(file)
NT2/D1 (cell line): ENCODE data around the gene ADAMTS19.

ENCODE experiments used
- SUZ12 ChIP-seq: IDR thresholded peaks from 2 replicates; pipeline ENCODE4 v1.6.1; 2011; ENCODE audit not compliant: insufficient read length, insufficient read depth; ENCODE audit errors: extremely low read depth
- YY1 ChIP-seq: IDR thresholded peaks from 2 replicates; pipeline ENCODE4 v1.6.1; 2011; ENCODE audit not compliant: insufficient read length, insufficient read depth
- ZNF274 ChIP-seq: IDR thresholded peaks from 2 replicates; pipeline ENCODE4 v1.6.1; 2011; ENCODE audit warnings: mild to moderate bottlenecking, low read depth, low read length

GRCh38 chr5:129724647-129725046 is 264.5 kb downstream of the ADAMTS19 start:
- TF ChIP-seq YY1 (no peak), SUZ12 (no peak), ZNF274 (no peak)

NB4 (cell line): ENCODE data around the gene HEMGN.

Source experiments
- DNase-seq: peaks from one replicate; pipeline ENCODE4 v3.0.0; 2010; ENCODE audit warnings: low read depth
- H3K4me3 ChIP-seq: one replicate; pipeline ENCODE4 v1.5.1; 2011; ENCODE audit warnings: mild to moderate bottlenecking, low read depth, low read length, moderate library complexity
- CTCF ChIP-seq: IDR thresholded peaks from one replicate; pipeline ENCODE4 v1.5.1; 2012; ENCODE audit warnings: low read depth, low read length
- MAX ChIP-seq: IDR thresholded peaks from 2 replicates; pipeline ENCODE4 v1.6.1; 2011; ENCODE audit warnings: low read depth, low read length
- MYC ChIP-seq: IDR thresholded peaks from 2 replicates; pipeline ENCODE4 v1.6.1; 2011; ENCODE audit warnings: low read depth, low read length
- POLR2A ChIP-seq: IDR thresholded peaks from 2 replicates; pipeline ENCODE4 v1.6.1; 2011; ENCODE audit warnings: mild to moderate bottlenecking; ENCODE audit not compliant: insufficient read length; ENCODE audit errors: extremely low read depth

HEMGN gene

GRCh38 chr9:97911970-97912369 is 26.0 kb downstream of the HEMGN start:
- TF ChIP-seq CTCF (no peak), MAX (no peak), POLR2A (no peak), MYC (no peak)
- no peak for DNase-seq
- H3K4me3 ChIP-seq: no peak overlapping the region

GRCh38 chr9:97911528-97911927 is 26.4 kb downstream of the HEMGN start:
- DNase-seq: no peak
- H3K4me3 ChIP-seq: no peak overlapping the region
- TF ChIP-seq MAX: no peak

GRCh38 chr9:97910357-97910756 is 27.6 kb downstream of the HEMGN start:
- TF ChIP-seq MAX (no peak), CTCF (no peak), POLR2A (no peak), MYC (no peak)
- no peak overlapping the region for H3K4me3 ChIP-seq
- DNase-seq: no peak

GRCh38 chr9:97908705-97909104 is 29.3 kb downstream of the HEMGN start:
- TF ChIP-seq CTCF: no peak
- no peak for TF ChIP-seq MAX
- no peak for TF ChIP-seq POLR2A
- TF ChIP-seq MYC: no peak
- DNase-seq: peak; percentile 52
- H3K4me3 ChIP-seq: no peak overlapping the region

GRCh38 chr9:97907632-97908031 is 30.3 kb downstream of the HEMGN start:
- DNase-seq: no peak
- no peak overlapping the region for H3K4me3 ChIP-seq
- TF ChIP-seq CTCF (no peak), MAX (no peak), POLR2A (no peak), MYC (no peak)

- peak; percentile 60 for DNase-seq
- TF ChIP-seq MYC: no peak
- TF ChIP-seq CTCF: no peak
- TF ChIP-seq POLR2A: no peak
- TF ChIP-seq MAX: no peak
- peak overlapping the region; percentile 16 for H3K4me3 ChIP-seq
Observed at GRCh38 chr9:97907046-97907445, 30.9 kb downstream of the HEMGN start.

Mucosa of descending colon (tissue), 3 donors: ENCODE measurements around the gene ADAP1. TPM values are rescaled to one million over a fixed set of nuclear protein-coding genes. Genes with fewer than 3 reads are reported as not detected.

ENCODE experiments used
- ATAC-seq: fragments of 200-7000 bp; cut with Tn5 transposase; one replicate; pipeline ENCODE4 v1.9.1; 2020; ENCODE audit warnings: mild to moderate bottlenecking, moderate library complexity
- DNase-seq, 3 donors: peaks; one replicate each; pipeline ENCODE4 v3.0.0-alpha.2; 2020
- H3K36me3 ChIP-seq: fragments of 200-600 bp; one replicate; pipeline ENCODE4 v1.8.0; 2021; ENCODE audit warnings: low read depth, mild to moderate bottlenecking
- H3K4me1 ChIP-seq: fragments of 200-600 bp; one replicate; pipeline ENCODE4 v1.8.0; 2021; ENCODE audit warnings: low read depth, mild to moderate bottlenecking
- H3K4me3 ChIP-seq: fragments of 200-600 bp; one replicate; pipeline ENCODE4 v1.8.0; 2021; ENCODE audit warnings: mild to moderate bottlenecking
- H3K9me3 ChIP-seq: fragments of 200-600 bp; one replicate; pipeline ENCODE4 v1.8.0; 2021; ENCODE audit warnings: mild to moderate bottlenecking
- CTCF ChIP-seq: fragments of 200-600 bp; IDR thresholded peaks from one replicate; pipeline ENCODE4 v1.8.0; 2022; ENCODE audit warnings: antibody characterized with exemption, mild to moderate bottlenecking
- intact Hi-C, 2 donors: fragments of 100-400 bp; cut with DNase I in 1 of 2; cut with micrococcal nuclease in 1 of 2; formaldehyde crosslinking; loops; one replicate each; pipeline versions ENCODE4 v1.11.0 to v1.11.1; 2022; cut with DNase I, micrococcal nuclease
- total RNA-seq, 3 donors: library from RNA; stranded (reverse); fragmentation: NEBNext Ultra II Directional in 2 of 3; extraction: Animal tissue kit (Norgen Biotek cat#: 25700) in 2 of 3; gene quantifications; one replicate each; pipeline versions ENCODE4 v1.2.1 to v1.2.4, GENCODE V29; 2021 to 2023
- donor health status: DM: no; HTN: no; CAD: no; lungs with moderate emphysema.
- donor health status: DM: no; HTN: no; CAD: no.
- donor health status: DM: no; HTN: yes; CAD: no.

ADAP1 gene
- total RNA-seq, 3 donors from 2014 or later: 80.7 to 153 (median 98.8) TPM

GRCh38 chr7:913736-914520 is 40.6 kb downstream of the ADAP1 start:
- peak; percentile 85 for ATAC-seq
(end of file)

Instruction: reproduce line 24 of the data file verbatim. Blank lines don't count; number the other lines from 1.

- TF ChIP-seq MAX: no peak